We will take a brief look at how class and classism affect our attempts to create functional communities. Class differences and tensions are present in almost every community project, and when unaddressed, this creates a number of barriers for getting the culture we want, and to one of the most common community goals: affordability. Yana will offer some tips and exercises for getting into a productive conversation about class.

Cultural Awareness Resource Menu
WebChat #54
Daisy Birch

As an introduction to our upcoming Community for All online conference (on August 23), Daisy will be guiding us in how white allies can engage productively and profoundly in anti-racism work, in ways that can be life-changing. The program for the evening will include a short video followed by small group discussions and an informative (sometimes entertaining)

Cultural Awareness Menu

Embracing Income Diversity in Urban Cohousing
Community For All
Grace Kim, Emma Sutton, Kathy Sayers

For some, buying a home in cohousing is a real-estate transaction. They weigh the “value” of the home relative to price, square footage, neighborhood comps, and resale value. Three urban communities (one completed, one starting construction, and one forming) share their experiences of who shows up you prioritize community and diversity, over selling homes. Our session will pose a series of questions around embracing income diversity in cohousing to panelists from each of the three communities. There will also be time set aside at the end of the panel for audience questions.
Chat Notes

Housing Segregation and Its Impact on Cohousing
WebChat #17
Crystal Farmer

Location is a huge factor in recruiting people to a cohousing community. Unfortunately, the United States has a long history of discriminating against home buyers based on race. We’ll discuss this history and how your site search may unintentionally leave out people of color.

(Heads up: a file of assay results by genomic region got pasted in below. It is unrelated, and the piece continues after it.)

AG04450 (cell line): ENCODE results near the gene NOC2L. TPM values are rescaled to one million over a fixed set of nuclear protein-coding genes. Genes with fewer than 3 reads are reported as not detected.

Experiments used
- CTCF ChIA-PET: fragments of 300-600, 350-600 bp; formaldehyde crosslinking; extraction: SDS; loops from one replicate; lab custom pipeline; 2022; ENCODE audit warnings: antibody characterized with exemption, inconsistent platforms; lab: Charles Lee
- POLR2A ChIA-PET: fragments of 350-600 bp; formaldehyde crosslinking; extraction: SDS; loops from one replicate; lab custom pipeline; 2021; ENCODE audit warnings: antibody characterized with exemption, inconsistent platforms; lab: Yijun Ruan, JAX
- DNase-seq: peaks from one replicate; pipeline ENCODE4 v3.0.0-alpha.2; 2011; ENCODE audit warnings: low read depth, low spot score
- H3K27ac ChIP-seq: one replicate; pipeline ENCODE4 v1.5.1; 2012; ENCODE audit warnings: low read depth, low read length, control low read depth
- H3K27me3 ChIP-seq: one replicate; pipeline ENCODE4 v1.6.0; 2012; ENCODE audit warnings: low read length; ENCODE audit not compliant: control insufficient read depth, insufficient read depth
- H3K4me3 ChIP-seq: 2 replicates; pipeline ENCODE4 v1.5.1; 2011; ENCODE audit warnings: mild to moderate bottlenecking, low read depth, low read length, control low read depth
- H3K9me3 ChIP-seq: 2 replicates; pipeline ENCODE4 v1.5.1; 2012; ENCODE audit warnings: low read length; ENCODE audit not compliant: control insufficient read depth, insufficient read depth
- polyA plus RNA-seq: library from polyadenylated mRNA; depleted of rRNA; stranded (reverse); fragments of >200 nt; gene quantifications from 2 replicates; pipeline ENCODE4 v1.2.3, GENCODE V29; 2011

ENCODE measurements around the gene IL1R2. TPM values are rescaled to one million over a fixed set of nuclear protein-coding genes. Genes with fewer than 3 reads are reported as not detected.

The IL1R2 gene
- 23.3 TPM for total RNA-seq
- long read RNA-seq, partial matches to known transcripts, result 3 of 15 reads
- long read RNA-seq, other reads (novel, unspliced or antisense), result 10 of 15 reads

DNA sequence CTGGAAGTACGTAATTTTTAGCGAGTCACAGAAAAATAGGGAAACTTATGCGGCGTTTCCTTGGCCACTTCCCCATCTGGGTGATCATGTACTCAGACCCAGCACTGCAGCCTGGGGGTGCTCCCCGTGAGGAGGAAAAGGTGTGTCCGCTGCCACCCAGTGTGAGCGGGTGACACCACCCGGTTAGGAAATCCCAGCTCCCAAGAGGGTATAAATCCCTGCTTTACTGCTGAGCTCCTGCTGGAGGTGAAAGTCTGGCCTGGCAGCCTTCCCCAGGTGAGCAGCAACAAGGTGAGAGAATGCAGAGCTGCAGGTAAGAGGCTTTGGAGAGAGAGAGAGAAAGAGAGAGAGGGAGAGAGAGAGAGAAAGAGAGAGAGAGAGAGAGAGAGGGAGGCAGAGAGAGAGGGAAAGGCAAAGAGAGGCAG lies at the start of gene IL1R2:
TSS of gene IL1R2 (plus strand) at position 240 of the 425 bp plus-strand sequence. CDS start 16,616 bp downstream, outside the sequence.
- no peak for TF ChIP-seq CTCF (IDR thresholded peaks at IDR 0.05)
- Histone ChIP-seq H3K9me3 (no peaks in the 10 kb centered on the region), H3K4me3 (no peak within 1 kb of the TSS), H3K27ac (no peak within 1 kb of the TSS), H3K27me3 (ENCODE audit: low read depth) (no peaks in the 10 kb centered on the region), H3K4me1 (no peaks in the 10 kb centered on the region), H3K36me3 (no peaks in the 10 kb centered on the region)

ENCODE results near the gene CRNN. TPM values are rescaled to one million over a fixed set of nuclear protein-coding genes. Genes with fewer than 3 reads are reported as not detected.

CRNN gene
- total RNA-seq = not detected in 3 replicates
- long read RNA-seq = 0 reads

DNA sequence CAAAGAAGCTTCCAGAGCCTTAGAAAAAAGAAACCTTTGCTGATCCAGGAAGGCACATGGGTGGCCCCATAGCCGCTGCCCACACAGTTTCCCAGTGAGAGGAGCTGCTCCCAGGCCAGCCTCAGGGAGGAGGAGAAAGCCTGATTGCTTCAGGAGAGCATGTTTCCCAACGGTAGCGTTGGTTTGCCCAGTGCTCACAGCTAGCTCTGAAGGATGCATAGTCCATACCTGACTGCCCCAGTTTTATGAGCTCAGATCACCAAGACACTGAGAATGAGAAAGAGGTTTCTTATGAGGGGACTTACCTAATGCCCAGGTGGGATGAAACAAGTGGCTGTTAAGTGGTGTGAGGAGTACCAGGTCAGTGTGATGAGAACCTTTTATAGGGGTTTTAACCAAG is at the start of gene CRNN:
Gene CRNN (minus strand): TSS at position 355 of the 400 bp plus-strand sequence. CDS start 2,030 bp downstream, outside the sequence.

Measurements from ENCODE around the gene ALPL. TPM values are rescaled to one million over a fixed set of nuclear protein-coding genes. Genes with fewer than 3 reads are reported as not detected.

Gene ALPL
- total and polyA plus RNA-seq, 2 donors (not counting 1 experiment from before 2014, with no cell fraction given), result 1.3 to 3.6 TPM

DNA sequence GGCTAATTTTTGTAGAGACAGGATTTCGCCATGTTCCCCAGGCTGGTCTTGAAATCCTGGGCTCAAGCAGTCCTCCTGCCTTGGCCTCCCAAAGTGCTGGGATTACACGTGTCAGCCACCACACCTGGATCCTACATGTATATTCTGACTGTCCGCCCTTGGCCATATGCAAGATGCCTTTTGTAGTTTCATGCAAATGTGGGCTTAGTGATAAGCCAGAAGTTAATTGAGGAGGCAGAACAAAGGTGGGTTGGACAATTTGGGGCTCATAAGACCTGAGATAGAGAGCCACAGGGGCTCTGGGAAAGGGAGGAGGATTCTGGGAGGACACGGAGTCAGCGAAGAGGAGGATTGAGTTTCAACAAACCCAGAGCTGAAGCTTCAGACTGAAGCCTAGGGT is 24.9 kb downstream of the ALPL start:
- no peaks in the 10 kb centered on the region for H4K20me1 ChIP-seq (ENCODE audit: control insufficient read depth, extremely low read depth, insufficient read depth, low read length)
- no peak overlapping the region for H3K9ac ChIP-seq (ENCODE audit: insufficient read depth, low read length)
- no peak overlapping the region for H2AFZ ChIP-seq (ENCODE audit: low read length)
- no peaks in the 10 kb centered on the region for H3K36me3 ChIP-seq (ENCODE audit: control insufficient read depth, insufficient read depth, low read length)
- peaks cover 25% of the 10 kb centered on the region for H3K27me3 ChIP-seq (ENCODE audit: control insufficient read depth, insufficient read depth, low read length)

Lessons From The Token
Community For All
Crystal Byrd Farmer

How do you build a diverse cohousing community? What do people from marginalized groups (different races, disability status, sexuality, and more) experience in community, and how do we change our words, actions, and policies so they feel more welcome? This workshop is based on the book The Token: Common Sense Ideas for Increasing Diversity in Your Organization coming out in October 2020.

Supporting Documents:
Location, Location, Location? How History Prevents Diversity
Stepping into Cohousing
Crystal Byrd Farmer

Looking for land? Take a look at history first! Red-lining and other forms of housing segregation continue to impact where people of different races and ethnicities live. If you want to create a diverse community, you might have to change your idea of what makes a “good neighborhood.” This workshop will give you tools to look at your potential properties with an understanding of history and eye for social justice.

Multigenerational and Senior Cohousing